The Mystical Shabbat, a virtual installation created by Israeli artist and filmmaker Maya Zack is currently showing in Tel Aviv. It is also on permanent display at the Jewish Museum, Vienna. Why are these facts mentioned at the start of this review? Because the core inspiration for Zack’s’ piece is the history of this particular Museum and, amongst its collection, a particular work by Hungarian-Viennese artist Isidor Kaufmann.
Kaufmann (1853-1921) is primarily remembered for his portrayals of life in the Chassidic shtels of Eastern Europe, folk paintings that were popular with the Jewish bourgeoisie of fin de siècle Vienna serving to remind them of their religious heritage. But of equal importance at the turn of the century – a time of religious enlightenment and public curiosity as to the lifestyles of different ethnic communities – was Kaufmann’s Shabbat Room, known as the Gute Stube. (1899). A travelling installation, it was exhibited at Jewish and non-Jewish venues in Austria and abroad before entering the collection of Vienna’s Jewish Museum. But its ‘wanderings’ did not cease there: between 1899 and 1911 the Museum and its contents changed location several times before moving to 6 Malgzasse, in the center of the city where it remained open till 1938. This was the year that the Nazis closed the Museum transferring its contents, including Kaufmann’s installation, first to the Natural History Museum and then to the city’s Museum of Ethnology where it served as a tool for anti-semitic propaganda.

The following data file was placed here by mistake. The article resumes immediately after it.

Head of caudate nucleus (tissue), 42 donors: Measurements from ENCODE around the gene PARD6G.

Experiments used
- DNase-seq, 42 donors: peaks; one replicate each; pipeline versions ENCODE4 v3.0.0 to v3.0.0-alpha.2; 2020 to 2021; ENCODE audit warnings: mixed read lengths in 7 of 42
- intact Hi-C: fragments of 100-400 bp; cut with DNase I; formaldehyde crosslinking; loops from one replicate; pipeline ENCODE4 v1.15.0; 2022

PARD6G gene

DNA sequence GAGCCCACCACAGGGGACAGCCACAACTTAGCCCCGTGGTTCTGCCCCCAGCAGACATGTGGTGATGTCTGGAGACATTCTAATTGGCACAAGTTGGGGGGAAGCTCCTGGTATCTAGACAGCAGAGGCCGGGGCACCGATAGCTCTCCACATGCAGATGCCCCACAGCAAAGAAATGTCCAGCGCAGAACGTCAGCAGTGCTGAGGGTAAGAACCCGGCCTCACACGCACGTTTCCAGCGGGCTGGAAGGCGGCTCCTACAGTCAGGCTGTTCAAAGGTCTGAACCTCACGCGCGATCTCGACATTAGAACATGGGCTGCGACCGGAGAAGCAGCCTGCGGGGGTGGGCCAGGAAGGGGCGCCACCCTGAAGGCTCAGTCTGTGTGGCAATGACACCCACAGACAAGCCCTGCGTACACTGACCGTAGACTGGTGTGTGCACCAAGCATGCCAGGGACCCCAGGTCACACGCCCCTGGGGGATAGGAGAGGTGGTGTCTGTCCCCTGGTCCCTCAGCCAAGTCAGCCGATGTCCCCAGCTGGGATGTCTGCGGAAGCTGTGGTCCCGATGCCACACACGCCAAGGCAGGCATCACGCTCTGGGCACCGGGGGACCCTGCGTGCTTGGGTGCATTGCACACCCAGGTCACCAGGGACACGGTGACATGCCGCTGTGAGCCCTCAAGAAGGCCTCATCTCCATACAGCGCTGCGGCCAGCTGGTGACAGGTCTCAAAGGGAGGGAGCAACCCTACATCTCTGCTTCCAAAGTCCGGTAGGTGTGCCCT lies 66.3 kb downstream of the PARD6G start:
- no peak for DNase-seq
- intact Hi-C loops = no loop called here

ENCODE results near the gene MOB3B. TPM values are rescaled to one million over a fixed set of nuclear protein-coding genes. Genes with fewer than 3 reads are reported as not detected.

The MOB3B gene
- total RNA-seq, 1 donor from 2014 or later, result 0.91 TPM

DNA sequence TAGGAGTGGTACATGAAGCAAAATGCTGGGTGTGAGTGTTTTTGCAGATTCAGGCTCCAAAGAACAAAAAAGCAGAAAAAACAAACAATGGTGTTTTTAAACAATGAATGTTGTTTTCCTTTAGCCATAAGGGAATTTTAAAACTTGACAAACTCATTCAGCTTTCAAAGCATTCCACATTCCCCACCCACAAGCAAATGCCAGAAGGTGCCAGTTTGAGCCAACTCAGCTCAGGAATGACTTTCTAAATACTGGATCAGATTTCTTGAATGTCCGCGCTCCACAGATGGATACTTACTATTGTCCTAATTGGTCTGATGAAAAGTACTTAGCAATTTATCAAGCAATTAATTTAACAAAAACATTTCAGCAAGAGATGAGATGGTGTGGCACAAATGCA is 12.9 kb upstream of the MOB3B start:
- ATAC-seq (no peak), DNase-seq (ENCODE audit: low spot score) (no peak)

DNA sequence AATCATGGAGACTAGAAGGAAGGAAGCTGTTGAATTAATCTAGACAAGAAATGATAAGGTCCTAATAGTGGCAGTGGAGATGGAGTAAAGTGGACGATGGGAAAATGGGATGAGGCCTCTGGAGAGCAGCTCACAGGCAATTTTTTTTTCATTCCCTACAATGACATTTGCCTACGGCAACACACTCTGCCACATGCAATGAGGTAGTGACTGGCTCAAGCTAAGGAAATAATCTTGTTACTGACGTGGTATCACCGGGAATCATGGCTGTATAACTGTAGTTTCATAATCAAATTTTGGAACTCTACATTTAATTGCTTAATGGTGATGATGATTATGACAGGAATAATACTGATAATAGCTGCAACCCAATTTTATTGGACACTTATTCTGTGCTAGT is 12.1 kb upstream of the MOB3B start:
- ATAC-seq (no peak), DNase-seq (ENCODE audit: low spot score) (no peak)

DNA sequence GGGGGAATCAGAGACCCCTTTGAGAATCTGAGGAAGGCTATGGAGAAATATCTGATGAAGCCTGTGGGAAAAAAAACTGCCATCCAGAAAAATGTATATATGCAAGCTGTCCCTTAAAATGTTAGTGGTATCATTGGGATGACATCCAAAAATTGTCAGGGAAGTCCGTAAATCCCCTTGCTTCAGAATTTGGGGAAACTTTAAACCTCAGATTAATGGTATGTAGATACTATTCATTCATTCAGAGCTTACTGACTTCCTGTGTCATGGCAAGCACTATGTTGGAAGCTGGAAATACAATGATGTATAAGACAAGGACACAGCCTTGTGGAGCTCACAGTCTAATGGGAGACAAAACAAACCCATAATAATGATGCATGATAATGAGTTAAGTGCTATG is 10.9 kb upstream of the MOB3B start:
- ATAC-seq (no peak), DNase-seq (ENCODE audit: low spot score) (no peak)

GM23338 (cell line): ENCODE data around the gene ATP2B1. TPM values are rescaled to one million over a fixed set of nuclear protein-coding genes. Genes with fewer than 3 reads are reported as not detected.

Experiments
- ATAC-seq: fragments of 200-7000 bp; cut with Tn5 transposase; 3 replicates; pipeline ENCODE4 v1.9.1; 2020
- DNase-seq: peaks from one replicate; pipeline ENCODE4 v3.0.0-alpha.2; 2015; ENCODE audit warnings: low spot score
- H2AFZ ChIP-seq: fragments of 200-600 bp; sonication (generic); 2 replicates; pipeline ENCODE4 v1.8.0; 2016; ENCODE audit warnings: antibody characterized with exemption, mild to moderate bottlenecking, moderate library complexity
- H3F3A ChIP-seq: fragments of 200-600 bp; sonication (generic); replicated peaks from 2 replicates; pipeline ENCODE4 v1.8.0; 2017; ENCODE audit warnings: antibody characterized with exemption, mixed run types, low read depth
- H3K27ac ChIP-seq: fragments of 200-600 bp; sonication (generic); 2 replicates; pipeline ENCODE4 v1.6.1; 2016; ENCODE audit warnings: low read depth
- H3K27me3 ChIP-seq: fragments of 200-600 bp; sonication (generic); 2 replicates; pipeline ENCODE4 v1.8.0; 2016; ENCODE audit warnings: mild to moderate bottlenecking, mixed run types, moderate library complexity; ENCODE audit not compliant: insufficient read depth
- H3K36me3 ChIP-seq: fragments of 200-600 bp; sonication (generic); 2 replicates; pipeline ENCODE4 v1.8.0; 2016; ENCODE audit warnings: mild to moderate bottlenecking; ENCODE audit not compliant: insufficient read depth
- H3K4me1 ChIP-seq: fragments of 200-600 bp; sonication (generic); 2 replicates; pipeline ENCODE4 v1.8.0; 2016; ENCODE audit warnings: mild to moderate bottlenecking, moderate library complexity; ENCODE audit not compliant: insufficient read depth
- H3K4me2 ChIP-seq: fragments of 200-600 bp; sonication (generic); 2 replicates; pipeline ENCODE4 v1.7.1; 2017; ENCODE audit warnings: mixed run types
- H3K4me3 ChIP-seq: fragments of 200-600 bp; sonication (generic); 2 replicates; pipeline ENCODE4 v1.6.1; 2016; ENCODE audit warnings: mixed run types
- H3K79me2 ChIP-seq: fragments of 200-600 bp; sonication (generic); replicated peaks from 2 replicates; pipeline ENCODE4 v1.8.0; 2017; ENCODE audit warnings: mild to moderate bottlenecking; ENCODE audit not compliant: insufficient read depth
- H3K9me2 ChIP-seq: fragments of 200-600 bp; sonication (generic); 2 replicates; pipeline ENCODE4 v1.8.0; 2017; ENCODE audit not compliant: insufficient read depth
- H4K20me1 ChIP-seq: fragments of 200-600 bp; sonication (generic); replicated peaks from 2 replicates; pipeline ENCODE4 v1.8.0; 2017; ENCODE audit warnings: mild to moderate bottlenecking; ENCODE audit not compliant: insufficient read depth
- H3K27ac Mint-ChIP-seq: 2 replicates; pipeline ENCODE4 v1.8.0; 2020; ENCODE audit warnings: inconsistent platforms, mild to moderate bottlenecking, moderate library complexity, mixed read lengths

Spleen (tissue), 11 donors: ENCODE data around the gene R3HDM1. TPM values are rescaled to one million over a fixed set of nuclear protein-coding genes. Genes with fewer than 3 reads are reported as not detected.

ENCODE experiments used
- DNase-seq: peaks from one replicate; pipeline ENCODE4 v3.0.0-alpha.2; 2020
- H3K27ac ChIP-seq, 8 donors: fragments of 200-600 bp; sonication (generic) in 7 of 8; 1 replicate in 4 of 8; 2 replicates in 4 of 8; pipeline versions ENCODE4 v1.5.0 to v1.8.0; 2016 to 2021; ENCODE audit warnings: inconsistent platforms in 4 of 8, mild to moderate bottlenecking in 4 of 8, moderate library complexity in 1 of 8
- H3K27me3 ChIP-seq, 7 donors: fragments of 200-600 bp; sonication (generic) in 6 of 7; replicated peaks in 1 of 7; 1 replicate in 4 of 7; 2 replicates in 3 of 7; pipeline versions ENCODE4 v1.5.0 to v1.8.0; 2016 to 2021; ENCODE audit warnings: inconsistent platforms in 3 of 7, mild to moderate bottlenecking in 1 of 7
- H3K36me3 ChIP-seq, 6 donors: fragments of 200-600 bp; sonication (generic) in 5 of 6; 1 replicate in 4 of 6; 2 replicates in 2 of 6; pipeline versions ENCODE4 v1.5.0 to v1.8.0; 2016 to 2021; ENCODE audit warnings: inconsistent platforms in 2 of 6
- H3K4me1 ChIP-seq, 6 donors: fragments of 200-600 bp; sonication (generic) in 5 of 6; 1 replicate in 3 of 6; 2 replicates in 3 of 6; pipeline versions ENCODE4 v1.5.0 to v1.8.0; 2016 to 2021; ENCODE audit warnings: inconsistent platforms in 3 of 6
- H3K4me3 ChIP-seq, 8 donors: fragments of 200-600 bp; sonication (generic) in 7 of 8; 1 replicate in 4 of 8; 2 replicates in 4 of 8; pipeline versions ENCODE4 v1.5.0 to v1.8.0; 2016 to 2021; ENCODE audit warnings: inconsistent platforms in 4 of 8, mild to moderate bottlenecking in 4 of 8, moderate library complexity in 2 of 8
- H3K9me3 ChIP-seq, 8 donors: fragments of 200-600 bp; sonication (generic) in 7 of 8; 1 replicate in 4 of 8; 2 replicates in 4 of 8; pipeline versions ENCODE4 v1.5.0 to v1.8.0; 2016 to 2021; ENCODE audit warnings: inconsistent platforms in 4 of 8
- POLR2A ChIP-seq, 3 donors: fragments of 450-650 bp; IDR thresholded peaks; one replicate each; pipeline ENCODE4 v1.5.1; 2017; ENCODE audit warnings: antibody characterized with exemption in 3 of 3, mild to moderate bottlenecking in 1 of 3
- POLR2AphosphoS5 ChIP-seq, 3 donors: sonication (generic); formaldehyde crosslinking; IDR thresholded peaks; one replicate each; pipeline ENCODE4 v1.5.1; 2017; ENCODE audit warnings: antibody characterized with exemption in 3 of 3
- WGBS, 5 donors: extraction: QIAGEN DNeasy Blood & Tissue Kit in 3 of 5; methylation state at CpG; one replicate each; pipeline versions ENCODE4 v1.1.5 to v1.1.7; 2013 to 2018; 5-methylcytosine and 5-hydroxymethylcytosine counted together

Zack’s aim, effectively achieved, was to breathe new life into Kaufmann’s installation. Her vehicle: three large computer-generated prints (viewed through 3D spectacles) that are imagined reconstructions of the Gute Stube, at various stations on its travels. One of these is The Shabbat Room 1: Malzgasse 16 into which, as in all her staged environments, she has introduced furniture and ornaments identical to those in Kaufmann’s original installation, or in décor found in his paintings. But she has also introduced some meaningful imagery of her own into this scene. A packing case on the floor and others stacked on a high shelf hint at the further ‘journeys’ that the Gute Stube would be forced to take; while the presence of a glass showcase alludes to the fact that the handful of objects (10 out of 122) in Kaufmann’s original room that survived the Holocaust – – among them a candelabra, a spice-box, a broken vessel – are now on permanent display in Vienna’s new Jewish Museum.
Zack’s has also introduced a painter’s easel into this interior. On it are ghostly traces of Friday Evening (1920), perhaps Kaufmann’s best known picture, now in the collection of the Jewish Museum, New York . In this composition, a woman sits alongside a table prepared for Shabbat (perhaps awaiting her husband return from synagogue). The candles on the table are lit but their light, as reflected in the mirror on the wall is transformed into wreaths of smoke. Identifying with Kaufmann’s attempts to make visible aspects of Chassidic belief is Zack’s fourth frame, whose title gives this exhibition its name. We see a room in darkness, the only illumination: the light that rises up from the Shabbat table.
A memorable exhibit that reaffirms in a highly imaginative way the continuity of Jewish life and thought.
Till March 28th, Alon Segev Gallery, 6 Rothschild blvd, Tel Aviv